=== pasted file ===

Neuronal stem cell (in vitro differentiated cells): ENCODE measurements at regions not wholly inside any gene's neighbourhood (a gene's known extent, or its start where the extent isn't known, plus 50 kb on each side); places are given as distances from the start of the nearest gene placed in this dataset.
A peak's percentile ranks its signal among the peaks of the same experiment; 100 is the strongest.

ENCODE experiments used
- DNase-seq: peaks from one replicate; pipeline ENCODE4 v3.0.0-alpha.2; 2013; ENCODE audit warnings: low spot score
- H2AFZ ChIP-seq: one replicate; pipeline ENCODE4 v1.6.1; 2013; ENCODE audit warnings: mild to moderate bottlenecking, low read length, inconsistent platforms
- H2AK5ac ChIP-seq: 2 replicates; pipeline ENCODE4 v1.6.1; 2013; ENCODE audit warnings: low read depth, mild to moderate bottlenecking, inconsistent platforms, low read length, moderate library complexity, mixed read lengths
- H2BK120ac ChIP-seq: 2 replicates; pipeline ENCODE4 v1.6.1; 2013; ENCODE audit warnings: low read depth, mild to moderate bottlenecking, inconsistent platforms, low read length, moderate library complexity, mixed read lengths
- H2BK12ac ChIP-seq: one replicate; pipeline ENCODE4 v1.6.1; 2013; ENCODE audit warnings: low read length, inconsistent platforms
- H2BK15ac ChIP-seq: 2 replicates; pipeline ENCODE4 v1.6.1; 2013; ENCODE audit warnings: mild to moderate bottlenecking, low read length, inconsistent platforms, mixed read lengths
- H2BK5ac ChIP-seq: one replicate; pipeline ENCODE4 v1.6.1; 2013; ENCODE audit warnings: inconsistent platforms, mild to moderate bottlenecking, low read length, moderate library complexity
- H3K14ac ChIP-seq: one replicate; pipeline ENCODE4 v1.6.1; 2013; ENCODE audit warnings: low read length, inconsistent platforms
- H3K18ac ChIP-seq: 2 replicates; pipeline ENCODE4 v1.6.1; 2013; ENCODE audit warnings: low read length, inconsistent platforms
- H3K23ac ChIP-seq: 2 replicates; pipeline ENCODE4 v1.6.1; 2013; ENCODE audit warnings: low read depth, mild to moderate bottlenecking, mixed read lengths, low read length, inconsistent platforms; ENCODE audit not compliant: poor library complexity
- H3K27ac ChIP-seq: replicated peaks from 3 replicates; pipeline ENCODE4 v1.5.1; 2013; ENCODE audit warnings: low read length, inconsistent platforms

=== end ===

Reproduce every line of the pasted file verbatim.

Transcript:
Neuronal stem cell (in vitro differentiated cells): ENCODE measurements at regions not wholly inside any gene's neighbourhood (a gene's known extent, or its start where the extent isn't known, plus 50 kb on each side); places are given as distances from the start of the nearest gene placed in this dataset.
A peak's percentile ranks its signal among the peaks of the same experiment; 100 is the strongest.

ENCODE experiments used
- DNase-seq: peaks from one replicate; pipeline ENCODE4 v3.0.0-alpha.2; 2013; ENCODE audit warnings: low spot score
- H2AFZ ChIP-seq: one replicate; pipeline ENCODE4 v1.6.1; 2013; ENCODE audit warnings: mild to moderate bottlenecking, low read length, inconsistent platforms
- H2AK5ac ChIP-seq: 2 replicates; pipeline ENCODE4 v1.6.1; 2013; ENCODE audit warnings: low read depth, mild to moderate bottlenecking, inconsistent platforms, low read length, moderate library complexity, mixed read lengths
- H2BK120ac ChIP-seq: 2 replicates; pipeline ENCODE4 v1.6.1; 2013; ENCODE audit warnings: low read depth, mild to moderate bottlenecking, inconsistent platforms, low read length, moderate library complexity, mixed read lengths
- H2BK12ac ChIP-seq: one replicate; pipeline ENCODE4 v1.6.1; 2013; ENCODE audit warnings: low read length, inconsistent platforms
- H2BK15ac ChIP-seq: 2 replicates; pipeline ENCODE4 v1.6.1; 2013; ENCODE audit warnings: mild to moderate bottlenecking, low read length, inconsistent platforms, mixed read lengths
- H2BK5ac ChIP-seq: one replicate; pipeline ENCODE4 v1.6.1; 2013; ENCODE audit warnings: inconsistent platforms, mild to moderate bottlenecking, low read length, moderate library complexity
- H3K14ac ChIP-seq: one replicate; pipeline ENCODE4 v1.6.1; 2013; ENCODE audit warnings: low read length, inconsistent platforms
- H3K18ac ChIP-seq: 2 replicates; pipeline ENCODE4 v1.6.1; 2013; ENCODE audit warnings: low read length, inconsistent platforms
- H3K23ac ChIP-seq: 2 replicates; pipeline ENCODE4 v1.6.1; 2013; ENCODE audit warnings: low read depth, mild to moderate bottlenecking, mixed read lengths, low read length, inconsistent platforms; ENCODE audit not compliant: poor library complexity
- H3K27ac ChIP-seq: replicated peaks from 3 replicates; pipeline ENCODE4 v1.5.1; 2013; ENCODE audit warnings: low read length, inconsistent platforms